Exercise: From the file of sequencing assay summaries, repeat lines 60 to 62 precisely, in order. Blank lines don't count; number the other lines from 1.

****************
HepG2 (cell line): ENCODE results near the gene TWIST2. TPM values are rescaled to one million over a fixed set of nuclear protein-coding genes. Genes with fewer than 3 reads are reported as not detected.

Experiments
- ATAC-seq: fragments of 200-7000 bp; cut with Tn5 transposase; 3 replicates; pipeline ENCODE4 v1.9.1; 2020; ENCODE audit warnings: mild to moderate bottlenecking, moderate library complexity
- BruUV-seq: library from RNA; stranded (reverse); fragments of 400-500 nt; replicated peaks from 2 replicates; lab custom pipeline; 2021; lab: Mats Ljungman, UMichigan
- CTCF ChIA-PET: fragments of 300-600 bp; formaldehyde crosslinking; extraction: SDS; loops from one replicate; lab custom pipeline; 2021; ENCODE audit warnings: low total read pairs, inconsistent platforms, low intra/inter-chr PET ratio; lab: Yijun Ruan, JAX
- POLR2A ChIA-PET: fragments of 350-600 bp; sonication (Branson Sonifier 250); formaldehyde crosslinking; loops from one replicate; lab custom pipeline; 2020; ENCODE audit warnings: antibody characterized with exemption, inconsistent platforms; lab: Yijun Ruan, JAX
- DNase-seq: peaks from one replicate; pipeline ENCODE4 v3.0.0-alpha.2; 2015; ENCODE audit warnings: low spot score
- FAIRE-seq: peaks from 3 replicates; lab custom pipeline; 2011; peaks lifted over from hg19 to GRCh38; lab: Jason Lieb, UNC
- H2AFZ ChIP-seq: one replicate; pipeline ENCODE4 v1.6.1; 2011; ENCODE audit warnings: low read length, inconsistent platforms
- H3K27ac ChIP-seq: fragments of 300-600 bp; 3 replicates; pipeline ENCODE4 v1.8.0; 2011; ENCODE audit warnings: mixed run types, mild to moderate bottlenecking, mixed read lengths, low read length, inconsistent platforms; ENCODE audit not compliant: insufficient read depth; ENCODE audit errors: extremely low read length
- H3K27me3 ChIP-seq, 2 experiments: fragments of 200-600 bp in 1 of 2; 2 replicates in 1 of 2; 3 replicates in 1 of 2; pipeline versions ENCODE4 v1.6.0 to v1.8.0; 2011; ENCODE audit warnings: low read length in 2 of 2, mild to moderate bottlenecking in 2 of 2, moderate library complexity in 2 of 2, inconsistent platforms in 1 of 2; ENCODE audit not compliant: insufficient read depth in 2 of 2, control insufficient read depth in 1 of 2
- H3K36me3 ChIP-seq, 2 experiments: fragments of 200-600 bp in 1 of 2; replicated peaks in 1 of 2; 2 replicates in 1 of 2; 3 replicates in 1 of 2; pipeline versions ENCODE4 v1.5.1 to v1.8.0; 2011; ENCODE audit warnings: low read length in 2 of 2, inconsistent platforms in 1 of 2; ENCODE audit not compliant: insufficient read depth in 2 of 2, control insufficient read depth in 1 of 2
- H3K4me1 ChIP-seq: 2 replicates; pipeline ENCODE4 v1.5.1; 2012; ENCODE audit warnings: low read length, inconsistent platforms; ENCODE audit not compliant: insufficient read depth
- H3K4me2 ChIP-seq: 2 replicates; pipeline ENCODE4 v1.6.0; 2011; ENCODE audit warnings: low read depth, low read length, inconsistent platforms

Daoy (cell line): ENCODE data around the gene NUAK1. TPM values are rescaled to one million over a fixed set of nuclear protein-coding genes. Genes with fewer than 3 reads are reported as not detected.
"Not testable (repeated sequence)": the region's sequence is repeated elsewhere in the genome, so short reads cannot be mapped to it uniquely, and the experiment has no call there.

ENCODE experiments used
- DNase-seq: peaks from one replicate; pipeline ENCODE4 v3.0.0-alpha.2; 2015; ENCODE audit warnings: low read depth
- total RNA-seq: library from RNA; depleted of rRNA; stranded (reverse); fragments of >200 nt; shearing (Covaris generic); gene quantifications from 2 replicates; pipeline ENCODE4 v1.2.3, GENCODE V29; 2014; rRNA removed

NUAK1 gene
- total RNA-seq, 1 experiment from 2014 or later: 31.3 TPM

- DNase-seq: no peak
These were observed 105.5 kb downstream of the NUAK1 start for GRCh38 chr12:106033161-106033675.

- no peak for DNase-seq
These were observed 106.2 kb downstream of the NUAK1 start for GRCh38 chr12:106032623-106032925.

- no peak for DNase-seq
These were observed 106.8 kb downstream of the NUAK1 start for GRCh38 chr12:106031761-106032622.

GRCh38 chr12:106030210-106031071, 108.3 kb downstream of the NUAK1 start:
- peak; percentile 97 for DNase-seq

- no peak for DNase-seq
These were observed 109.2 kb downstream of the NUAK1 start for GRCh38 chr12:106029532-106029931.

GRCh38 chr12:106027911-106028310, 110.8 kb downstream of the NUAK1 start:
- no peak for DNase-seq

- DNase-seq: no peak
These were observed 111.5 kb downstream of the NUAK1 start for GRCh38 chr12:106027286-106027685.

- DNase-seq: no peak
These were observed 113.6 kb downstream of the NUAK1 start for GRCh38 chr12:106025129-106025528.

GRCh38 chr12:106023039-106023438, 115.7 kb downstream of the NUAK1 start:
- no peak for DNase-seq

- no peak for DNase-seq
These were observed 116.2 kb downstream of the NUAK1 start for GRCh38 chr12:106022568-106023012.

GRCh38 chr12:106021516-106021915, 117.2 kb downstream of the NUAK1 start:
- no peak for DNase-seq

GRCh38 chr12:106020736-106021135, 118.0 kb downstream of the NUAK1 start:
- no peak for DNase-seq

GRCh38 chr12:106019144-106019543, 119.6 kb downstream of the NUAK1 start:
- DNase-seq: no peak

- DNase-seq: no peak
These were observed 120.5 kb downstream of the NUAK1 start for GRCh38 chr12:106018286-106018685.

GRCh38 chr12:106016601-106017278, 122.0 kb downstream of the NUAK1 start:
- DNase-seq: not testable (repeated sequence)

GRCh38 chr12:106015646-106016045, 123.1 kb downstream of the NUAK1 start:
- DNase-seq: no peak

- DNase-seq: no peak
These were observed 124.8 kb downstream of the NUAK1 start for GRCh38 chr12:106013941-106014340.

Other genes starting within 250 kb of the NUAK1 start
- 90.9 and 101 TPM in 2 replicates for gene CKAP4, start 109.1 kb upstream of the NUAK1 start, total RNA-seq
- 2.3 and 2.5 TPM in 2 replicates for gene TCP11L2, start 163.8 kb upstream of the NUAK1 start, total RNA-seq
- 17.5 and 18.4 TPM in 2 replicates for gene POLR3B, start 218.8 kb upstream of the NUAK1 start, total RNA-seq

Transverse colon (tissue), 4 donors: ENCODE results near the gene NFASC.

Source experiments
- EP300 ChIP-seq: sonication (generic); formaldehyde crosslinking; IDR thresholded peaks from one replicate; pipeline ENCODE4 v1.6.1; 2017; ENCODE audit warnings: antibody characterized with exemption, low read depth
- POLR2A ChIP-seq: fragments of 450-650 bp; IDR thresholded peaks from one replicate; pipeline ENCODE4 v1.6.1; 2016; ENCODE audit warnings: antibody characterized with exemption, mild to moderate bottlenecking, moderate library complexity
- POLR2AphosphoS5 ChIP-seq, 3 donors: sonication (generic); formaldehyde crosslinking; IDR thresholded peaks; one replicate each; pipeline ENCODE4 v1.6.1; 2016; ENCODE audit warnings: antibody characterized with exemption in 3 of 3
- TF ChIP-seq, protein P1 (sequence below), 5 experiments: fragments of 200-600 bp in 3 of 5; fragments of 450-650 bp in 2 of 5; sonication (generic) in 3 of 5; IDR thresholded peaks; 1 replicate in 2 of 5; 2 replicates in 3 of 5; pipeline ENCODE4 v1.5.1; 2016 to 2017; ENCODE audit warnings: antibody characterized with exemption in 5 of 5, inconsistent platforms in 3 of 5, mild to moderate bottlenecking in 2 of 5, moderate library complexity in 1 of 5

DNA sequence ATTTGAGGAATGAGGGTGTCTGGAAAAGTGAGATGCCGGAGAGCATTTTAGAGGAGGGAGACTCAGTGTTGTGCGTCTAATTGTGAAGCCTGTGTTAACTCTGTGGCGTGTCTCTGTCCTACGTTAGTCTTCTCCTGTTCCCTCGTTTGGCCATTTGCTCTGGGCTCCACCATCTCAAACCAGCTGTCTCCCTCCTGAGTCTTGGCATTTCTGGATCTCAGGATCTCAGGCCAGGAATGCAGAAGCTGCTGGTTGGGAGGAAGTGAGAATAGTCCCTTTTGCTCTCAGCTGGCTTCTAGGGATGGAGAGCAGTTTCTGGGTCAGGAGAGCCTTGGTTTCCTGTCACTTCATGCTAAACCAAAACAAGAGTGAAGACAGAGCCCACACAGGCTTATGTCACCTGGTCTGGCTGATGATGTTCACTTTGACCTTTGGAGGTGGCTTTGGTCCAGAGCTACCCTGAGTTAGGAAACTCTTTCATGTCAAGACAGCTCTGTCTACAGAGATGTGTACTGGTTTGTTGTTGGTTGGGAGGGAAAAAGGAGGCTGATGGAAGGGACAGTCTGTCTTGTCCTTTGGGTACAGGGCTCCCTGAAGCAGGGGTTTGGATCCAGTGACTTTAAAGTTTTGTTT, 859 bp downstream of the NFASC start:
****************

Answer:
Transverse colon (tissue), 4 donors: ENCODE results near the gene NFASC.

Source experiments
- EP300 ChIP-seq: sonication (generic); formaldehyde crosslinking; IDR thresholded peaks from one replicate; pipeline ENCODE4 v1.6.1; 2017; ENCODE audit warnings: antibody characterized with exemption, low read depth